# Why does enthalpy change and not internal energy help in determination of spontaneity?

Spontaneity of a process is measured by Gibbs Free Energy $$\Delta G= \Delta H-T\Delta S$$ $$\Delta H=\Delta U+\Delta (PV)$$

Is there an intuitive explanation for why Gibb's energy depends upon enthalpy change rather than internal energy change.

It seems intuitive that since systems try to attain lowest energy states, negative value $$\Delta U$$ should increase stability and therefore spontaneity.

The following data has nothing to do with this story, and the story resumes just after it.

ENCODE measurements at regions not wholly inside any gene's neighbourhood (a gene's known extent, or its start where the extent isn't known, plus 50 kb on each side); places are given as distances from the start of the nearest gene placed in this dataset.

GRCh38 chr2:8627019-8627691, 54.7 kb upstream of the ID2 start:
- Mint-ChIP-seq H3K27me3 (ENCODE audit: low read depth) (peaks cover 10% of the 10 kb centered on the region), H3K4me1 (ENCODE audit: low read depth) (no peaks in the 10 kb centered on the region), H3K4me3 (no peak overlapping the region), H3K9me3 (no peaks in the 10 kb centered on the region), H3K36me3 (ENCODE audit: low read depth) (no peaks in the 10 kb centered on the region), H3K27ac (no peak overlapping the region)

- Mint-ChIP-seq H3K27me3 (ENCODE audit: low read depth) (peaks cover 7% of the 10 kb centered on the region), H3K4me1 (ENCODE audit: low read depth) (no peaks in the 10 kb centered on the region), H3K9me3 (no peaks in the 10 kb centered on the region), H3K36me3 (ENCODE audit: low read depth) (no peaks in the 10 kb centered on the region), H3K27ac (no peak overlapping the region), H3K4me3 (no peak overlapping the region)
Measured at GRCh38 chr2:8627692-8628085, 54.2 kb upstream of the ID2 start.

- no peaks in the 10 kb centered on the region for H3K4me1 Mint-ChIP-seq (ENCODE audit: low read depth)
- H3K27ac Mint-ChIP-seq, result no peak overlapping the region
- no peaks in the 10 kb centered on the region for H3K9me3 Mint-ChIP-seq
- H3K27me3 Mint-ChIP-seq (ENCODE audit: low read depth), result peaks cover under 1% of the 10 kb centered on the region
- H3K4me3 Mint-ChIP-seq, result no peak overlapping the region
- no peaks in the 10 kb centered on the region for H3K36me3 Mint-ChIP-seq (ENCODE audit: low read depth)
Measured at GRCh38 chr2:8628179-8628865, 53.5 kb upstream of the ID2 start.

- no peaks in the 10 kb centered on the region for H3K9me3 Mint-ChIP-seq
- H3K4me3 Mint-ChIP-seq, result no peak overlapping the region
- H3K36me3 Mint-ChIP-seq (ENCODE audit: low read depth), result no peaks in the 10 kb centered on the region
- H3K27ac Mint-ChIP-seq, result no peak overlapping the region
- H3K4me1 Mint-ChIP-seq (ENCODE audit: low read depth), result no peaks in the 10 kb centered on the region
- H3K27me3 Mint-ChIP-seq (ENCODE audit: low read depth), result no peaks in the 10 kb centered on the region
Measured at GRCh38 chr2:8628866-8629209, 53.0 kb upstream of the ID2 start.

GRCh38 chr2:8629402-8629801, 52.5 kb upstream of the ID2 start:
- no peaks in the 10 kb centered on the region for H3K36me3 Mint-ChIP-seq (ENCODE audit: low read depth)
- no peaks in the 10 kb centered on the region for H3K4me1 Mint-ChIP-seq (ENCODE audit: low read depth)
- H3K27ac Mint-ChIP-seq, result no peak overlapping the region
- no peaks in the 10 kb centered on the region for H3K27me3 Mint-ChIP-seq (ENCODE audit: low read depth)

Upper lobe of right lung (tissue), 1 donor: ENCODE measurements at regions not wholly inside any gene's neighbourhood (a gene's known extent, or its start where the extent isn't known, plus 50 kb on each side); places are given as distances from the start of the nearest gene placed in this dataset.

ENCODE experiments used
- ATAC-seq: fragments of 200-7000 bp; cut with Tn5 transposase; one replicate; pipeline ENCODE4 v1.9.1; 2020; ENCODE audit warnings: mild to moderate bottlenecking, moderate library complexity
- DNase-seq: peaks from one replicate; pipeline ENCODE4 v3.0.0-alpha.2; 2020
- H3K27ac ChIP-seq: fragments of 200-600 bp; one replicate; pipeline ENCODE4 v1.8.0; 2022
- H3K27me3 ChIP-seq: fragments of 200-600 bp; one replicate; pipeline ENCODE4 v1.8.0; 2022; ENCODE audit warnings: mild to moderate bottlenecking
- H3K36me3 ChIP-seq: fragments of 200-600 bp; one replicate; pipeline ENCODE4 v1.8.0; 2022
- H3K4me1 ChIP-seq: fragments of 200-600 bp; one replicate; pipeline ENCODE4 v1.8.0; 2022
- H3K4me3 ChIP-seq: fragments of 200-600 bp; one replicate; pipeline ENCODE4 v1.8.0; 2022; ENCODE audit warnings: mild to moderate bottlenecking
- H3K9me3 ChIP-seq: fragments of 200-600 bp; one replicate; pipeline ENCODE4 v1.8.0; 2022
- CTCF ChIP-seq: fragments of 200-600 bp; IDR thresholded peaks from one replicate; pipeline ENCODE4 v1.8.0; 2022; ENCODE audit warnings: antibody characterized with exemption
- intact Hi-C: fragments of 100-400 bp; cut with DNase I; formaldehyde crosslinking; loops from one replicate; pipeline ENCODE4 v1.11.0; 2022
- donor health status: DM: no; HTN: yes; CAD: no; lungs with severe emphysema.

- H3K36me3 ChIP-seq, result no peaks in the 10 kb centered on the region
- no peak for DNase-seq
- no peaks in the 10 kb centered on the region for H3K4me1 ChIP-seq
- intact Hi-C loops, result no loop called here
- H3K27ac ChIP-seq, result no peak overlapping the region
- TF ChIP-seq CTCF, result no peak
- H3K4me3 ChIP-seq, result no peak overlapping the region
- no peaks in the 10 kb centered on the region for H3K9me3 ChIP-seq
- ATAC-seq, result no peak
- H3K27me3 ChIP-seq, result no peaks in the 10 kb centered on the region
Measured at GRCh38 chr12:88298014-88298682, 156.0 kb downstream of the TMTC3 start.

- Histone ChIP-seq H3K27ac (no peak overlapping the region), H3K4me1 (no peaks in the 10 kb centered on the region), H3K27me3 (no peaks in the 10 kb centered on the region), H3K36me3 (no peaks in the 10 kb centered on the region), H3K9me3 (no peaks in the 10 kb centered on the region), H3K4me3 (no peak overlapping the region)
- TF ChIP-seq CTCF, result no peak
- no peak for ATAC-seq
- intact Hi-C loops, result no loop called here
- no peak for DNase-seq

It also seems intuitive that since particles try to achieve equilibrium, maximum disorder/maximum microstates/maximum energy distributed and therefore positive value of entropy$$\Delta S$$ would increase spontaneity.

Is there a logical explanation why/where the extra $$\Delta (PV)$$ term helps determine the spontaneity of a process or stability of products?

I do mostly get the mathematics of the equation but not logic.

• See difference between Gibbs free energy ($G=H-TS$) and Helmholtz free energy ($F=U-TS$). Commented Mar 19 at 1:38
• And the reasoning for introducing $H = U + pV$. Commented Mar 19 at 5:13